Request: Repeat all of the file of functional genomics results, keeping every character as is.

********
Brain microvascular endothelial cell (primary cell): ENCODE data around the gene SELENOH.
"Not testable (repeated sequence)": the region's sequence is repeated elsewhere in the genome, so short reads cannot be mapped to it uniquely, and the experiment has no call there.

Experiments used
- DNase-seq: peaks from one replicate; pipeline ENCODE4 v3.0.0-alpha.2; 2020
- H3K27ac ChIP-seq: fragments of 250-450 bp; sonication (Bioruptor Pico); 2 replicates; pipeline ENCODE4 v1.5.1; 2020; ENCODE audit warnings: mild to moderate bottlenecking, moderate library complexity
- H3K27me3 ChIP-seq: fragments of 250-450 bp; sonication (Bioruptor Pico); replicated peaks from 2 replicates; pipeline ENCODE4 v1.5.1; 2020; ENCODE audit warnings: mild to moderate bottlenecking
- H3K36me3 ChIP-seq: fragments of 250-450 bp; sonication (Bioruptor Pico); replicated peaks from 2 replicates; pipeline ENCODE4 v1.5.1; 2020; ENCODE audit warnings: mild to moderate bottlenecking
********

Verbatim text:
Brain microvascular endothelial cell (primary cell): ENCODE data around the gene SELENOH.
"Not testable (repeated sequence)": the region's sequence is repeated elsewhere in the genome, so short reads cannot be mapped to it uniquely, and the experiment has no call there.

Experiments used
- DNase-seq: peaks from one replicate; pipeline ENCODE4 v3.0.0-alpha.2; 2020
- H3K27ac ChIP-seq: fragments of 250-450 bp; sonication (Bioruptor Pico); 2 replicates; pipeline ENCODE4 v1.5.1; 2020; ENCODE audit warnings: mild to moderate bottlenecking, moderate library complexity
- H3K27me3 ChIP-seq: fragments of 250-450 bp; sonication (Bioruptor Pico); replicated peaks from 2 replicates; pipeline ENCODE4 v1.5.1; 2020; ENCODE audit warnings: mild to moderate bottlenecking
- H3K36me3 ChIP-seq: fragments of 250-450 bp; sonication (Bioruptor Pico); replicated peaks from 2 replicates; pipeline ENCODE4 v1.5.1; 2020; ENCODE audit warnings: mild to moderate bottlenecking